Date of this Version
Cady, S. M., Davis, C. A., Fuhlendorf, S. D., Scholtz, R., Uden, D. R., & Twidwell, D. (2021). Generalist bird exhibits site-dependent resource selection. Ecology and Evolution, 11, 12714–12727. https://doi.org/10.1002/ ece3.8016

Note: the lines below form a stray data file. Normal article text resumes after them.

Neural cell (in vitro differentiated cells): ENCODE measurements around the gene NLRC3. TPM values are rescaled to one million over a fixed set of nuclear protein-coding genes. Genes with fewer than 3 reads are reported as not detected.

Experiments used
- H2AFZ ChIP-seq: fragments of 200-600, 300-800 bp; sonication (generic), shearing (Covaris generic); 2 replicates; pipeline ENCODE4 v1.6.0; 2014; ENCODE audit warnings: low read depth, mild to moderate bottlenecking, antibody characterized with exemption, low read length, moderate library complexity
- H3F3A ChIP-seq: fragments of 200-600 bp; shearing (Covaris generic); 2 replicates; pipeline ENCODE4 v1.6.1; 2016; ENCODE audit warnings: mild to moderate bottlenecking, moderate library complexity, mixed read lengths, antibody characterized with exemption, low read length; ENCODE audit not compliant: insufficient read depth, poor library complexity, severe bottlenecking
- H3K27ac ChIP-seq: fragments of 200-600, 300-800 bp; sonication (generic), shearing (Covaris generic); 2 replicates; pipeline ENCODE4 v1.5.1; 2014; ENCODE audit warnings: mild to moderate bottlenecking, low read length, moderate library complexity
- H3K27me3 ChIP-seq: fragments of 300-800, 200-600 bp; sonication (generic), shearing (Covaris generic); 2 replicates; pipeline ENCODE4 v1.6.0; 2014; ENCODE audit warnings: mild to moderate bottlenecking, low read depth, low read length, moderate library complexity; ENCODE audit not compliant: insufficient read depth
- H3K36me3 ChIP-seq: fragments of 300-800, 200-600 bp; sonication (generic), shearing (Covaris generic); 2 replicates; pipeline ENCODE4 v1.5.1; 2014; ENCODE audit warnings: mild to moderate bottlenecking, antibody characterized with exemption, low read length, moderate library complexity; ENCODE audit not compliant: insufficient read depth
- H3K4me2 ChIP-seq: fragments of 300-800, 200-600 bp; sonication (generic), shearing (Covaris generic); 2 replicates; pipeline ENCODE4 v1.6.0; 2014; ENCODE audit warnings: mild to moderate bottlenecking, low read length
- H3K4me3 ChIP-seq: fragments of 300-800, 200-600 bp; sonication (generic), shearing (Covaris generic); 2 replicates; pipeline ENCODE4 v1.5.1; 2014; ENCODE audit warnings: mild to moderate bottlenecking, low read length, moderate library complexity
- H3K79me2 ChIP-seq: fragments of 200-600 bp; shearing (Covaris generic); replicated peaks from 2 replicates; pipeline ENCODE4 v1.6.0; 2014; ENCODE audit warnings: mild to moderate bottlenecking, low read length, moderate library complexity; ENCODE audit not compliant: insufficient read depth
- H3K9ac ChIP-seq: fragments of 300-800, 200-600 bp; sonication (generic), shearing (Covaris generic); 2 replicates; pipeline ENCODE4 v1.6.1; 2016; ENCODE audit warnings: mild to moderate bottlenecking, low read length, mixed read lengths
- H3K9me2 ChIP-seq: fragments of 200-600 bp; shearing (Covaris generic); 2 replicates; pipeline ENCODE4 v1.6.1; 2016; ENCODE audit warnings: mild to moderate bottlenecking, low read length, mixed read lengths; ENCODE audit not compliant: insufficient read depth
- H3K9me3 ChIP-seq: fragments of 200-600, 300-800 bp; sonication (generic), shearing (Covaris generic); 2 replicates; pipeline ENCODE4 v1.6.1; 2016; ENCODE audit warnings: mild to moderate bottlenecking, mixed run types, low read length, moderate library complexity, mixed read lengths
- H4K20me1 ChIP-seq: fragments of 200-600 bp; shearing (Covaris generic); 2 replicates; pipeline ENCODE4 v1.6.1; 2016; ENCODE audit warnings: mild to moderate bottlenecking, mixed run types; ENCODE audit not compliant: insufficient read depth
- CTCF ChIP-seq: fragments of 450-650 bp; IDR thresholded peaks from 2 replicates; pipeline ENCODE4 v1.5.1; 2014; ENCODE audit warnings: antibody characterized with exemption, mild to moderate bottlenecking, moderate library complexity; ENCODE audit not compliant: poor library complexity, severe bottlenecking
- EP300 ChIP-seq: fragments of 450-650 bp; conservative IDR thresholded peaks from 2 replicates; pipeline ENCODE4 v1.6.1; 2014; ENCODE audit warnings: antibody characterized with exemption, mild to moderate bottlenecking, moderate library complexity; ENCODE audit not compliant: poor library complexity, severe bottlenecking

Quantifying resource selection (an organism's disproportionate use of available resources) is essential to infer habitat requirements of a species, develop management recommendations, predict species responses to changing conditions, and improve our understanding of the processes that underlie ecological patterns. Because study sites, even within the same region, can differ in both the amount and the arrangement of cover types, our objective was to determine whether proximal sites can yield markedly different resource selection results for a generalist bird, northern bobwhite (Colinus virginianus). We used 5 years of telemetry locations and newly developed land cover data at two, geographically distinct but relatively close sites in the south-central semi-arid prairies of North America. We fit a series of generalized linear mixed models and used an information-theoretic model comparison approach to identify and compare resource selection patterns at each site. We determined that the importance of different cover types to northern bobwhite is site-dependent on relatively similar and nearby sites. Specifically, whether bobwhite selected for shrub cover and whether they strongly avoided trees, depended on the study site in focus. Additionally, the spatial scale of selection was nearly an order of magnitude different between the cover types. Our study demonstrates that—even for one of the most intensively studied species in the world—we may oversimplify resource selection by using a single study site approach. Managing the trade-offs between practical, generalized conclusions and precise but complex conclusions is one of the central challenges in applied ecology. However, we caution against setting recommendations for broad extents based on information gathered at small extents, even for a generalist species at adjacent sites. Before extrapolating information to areas beyond the data collected, managers should account for local differences in the availability, arrangement, and scaling of resources.